Many of us wonder while in difficult circumstances or trying times what the purpose is – as in, why we are experiencing what we are experiencing. I can imagine that Esther Fleece wondered that many, many times. I’m not certain that we ever get a full understanding of the why of our circumstances. I’m not even certain that there always is a why.
In No More Faking Fine, Esther Fleece tells her story. She is both a skilled writer and an emotional storyteller. My story has very little similarity to hers, but my feelings throughout my journey echo hers in so many ways. The desires to be known and loved are universal feelings. The pain of betrayal, abandonment and abuse are also universal. This book deals with all of those things in such a tender and wise way.
The title of the book led me to assume that this was a book about authenticity, and it sort of is. But mostly it’s about lament. Now, I should admit that before this book I knew very little about lament. I couldn’t have defined it and I would never have said that lament was a part of my life (or even that it should be). After reading No More Faking Fine, I am convinced that lament is possibly the most important thing I never knew I needed.
No More Faking Fine is broken into 11 chapters separated into three parts: Faking Fine, A New Way to Pray and To Sing Again. Each chapter begins with a short scripture verse and ends with a beautiful prayer filled with more scripture references.
This book unearthed things that I had buried deep inside myself and caused me to want to deal with them for the first time in a very long time. The themes of forgiveness, healing, and repentance are heavily covered in this book. In fact, if there could be only one thing I take away from this book it will be the idea that forgiveness is not possible without lament. This one concept may change my life – I pray that it does. Here are my favorite quotes from the section on forgiveness:
“I am convinced we cannot forgive offenses without first lamenting those offenses appropriately. We need the grace of God, the example of Christ, and the power of the Holy Spirit to help us look favorably upon a person who has wronged us. And we first need to lament the wrong that has been done to us.” (p160)
“Unprocessed, unforgiven hurt means we still carry it around with us. It means it still drags us down. But forgiveness is our invitation to process the pain so we can be authentically freed from it. Forgiveness is a process of releasing our laments to God. It is feeling the weight of what this person did to cause you harm, taking this offense directly to God, and telling Him exactly how it made you feel. We have to lament it, not forget it, in order to move forward.” (p162)
I cannot say why things happen the way they do, why bad things happen, or why people hurt people, but I can say for certain that God can and will use our circumstances to bring hope to others. He can use our stories to love people, to teach them about His character, and to lead them towards healing and wholeness. Esther Fleece is bravely doing exactly that with this book. I pray that it travels well – into the hearts and lives of those who need it most and that it brings with it the healing power of Jesus over the wounds of those who are hurting. There are very few books that I believe carry with them the power to mend broken hearts and lives – this is one of them.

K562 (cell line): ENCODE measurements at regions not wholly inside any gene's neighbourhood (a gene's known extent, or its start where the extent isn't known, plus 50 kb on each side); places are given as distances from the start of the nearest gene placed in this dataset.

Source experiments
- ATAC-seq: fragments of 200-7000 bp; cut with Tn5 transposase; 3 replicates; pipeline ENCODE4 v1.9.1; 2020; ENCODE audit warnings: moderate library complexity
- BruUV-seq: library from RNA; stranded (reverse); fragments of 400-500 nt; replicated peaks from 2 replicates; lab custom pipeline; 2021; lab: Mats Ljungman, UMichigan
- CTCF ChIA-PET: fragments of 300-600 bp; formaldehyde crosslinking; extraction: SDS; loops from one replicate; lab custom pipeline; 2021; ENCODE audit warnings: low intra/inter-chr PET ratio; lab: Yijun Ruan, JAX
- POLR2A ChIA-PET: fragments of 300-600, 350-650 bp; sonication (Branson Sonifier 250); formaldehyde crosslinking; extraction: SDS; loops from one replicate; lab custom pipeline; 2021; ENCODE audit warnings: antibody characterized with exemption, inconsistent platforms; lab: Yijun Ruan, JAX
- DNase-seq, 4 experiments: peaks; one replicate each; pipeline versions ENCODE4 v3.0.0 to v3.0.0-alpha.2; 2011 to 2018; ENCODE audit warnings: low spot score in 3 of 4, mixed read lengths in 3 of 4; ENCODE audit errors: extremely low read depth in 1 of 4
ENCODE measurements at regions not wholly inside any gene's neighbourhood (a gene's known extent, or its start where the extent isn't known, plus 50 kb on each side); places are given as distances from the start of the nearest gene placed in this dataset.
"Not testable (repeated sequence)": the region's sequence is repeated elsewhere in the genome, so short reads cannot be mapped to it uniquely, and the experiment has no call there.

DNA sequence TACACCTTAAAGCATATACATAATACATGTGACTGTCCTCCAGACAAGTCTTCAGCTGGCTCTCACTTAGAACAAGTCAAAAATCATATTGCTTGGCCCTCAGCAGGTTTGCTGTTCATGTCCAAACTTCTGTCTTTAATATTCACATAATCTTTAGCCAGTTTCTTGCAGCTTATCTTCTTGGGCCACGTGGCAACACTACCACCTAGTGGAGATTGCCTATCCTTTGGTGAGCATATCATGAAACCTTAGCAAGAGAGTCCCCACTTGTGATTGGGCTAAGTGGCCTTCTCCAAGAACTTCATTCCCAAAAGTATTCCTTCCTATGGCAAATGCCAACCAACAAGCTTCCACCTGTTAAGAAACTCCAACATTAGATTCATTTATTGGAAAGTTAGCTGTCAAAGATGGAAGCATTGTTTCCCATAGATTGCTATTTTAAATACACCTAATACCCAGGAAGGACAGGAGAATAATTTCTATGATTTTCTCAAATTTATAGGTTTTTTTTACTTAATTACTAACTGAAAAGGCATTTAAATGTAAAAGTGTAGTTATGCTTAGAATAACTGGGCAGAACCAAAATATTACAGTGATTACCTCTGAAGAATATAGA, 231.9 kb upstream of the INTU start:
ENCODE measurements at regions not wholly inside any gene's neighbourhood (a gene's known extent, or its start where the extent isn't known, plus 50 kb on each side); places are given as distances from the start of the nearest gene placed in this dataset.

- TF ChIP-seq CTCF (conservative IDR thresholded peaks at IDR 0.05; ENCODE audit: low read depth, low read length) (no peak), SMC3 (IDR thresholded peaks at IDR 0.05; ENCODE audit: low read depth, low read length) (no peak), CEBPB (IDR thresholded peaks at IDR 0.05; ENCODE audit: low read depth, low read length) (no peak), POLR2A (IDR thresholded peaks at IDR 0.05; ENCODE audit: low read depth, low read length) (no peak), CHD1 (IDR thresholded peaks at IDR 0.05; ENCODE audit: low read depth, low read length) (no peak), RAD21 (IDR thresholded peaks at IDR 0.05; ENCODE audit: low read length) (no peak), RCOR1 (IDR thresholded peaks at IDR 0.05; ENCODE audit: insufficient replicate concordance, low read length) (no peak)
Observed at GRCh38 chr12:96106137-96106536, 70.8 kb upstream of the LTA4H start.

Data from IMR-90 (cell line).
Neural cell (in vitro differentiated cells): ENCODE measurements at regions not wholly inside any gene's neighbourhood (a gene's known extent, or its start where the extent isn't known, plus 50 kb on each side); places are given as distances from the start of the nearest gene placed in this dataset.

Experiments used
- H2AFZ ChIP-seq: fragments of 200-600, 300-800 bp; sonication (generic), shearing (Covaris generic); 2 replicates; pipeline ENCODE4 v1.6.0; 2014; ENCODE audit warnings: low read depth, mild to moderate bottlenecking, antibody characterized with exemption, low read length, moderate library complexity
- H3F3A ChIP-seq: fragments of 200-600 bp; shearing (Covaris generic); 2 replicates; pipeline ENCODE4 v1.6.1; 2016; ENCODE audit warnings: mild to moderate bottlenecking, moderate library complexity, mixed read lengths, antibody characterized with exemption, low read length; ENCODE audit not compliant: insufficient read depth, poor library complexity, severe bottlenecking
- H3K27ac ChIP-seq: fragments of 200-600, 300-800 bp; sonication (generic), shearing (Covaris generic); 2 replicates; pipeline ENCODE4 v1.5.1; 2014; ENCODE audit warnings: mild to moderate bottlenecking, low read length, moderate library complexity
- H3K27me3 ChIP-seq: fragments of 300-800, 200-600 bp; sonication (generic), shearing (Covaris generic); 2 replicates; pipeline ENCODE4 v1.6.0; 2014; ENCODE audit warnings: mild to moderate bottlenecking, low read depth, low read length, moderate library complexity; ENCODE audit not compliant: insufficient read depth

Some of my favorite QUOTABLES from No More Faking Fine by Esther Fleece:
- I should note that it took a full 20 minutes to narrow down this list. There are so many quotables in this book that many of them could spawn new books (and I sincerely hope that they do)!
“For so much of my life, I thought sucking it up and faking away the pain showed true strength. But real strength is identifying a wound and asking God to enter it.” (p35)
“God’s grace meets us where we are, not where we pretend to be.” (p39)
“It’s okay to not be okay. God will never ask you to suck it up.” (p41)
“Nothing can prevent our laments from reaching God’s ears. Even if everyone in the world ignores our cries and minimizes our pain, God hears us. Neither our offenders nor injustice, nor even death, can silence our lamenting cries to God.” (p71)
“Falsehood does not become truth just because we have believed it for a long time.” (p94)
“My relationship with God isn’t dependent on my performance.” (p101)
“trusting His presence will require faith even in those times when we feel His absence.” (p125)
“Even in the waiting, God is powerfully present, and that can be our source of deep, unshakable joy.” (p141)
“Some of us may be experiencing God’s favor in a palace, while others experience it in a prison. So let’s practice grace toward each other. We must be very careful to avoid wrongly attaching someone’s circumstances to the character of their heart or to God’s treatment of them.” (p150)
“When we minimize pain, we also minimize forgiveness. And when we minimize forgiveness, we minimize healing transformation.” (p165)
“When we fake fine, we run the risk of faking forgiveness – and in doing so, we cut ourselves off from real healing.” (p166)
“Time does not heal all wounds, but time is a gracious gift that allows for wrestling with the pain. And not one of us made int he image of God is meant to wrestle with our pain alone.” (p171)
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